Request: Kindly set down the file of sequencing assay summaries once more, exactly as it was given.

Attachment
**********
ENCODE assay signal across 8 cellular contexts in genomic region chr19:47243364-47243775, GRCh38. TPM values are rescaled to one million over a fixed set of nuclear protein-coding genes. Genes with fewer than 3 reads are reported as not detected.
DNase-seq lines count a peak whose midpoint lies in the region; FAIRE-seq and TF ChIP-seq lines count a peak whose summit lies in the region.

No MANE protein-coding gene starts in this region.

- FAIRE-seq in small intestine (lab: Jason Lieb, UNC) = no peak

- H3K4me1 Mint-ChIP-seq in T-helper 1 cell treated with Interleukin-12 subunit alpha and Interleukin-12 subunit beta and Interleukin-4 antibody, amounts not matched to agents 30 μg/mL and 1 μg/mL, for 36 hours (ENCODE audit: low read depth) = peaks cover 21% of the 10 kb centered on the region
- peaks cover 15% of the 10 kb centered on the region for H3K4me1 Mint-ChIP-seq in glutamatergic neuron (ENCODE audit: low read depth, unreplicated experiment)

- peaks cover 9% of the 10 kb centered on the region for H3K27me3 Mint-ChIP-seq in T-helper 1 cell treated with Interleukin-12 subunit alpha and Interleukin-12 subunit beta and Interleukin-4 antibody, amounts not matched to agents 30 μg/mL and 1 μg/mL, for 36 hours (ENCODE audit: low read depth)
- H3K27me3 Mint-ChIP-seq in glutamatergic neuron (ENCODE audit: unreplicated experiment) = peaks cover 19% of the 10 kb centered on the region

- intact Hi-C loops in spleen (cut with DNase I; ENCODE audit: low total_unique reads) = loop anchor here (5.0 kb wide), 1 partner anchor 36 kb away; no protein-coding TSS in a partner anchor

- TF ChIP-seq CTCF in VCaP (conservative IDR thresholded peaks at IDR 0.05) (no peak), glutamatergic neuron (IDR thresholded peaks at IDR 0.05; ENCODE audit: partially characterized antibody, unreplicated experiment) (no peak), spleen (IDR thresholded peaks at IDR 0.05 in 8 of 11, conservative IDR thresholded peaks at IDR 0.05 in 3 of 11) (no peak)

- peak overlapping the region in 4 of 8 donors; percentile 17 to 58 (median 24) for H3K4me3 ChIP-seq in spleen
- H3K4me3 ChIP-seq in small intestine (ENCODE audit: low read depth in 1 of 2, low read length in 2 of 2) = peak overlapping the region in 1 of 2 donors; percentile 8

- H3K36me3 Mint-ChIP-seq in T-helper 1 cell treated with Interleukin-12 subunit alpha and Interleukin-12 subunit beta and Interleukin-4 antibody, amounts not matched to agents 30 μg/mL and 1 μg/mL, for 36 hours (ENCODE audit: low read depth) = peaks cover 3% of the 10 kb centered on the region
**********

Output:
ENCODE assay signal across 8 cellular contexts in genomic region chr19:47243364-47243775, GRCh38. TPM values are rescaled to one million over a fixed set of nuclear protein-coding genes. Genes with fewer than 3 reads are reported as not detected.
DNase-seq lines count a peak whose midpoint lies in the region; FAIRE-seq and TF ChIP-seq lines count a peak whose summit lies in the region.

No MANE protein-coding gene starts in this region.

- FAIRE-seq in small intestine (lab: Jason Lieb, UNC) = no peak

- H3K4me1 Mint-ChIP-seq in T-helper 1 cell treated with Interleukin-12 subunit alpha and Interleukin-12 subunit beta and Interleukin-4 antibody, amounts not matched to agents 30 μg/mL and 1 μg/mL, for 36 hours (ENCODE audit: low read depth) = peaks cover 21% of the 10 kb centered on the region
- peaks cover 15% of the 10 kb centered on the region for H3K4me1 Mint-ChIP-seq in glutamatergic neuron (ENCODE audit: low read depth, unreplicated experiment)

- peaks cover 9% of the 10 kb centered on the region for H3K27me3 Mint-ChIP-seq in T-helper 1 cell treated with Interleukin-12 subunit alpha and Interleukin-12 subunit beta and Interleukin-4 antibody, amounts not matched to agents 30 μg/mL and 1 μg/mL, for 36 hours (ENCODE audit: low read depth)
- H3K27me3 Mint-ChIP-seq in glutamatergic neuron (ENCODE audit: unreplicated experiment) = peaks cover 19% of the 10 kb centered on the region

- intact Hi-C loops in spleen (cut with DNase I; ENCODE audit: low total_unique reads) = loop anchor here (5.0 kb wide), 1 partner anchor 36 kb away; no protein-coding TSS in a partner anchor

- TF ChIP-seq CTCF in VCaP (conservative IDR thresholded peaks at IDR 0.05) (no peak), glutamatergic neuron (IDR thresholded peaks at IDR 0.05; ENCODE audit: partially characterized antibody, unreplicated experiment) (no peak), spleen (IDR thresholded peaks at IDR 0.05 in 8 of 11, conservative IDR thresholded peaks at IDR 0.05 in 3 of 11) (no peak)

- peak overlapping the region in 4 of 8 donors; percentile 17 to 58 (median 24) for H3K4me3 ChIP-seq in spleen
- H3K4me3 ChIP-seq in small intestine (ENCODE audit: low read depth in 1 of 2, low read length in 2 of 2) = peak overlapping the region in 1 of 2 donors; percentile 8

- H3K36me3 Mint-ChIP-seq in T-helper 1 cell treated with Interleukin-12 subunit alpha and Interleukin-12 subunit beta and Interleukin-4 antibody, amounts not matched to agents 30 μg/mL and 1 μg/mL, for 36 hours (ENCODE audit: low read depth) = peaks cover 3% of the 10 kb centered on the region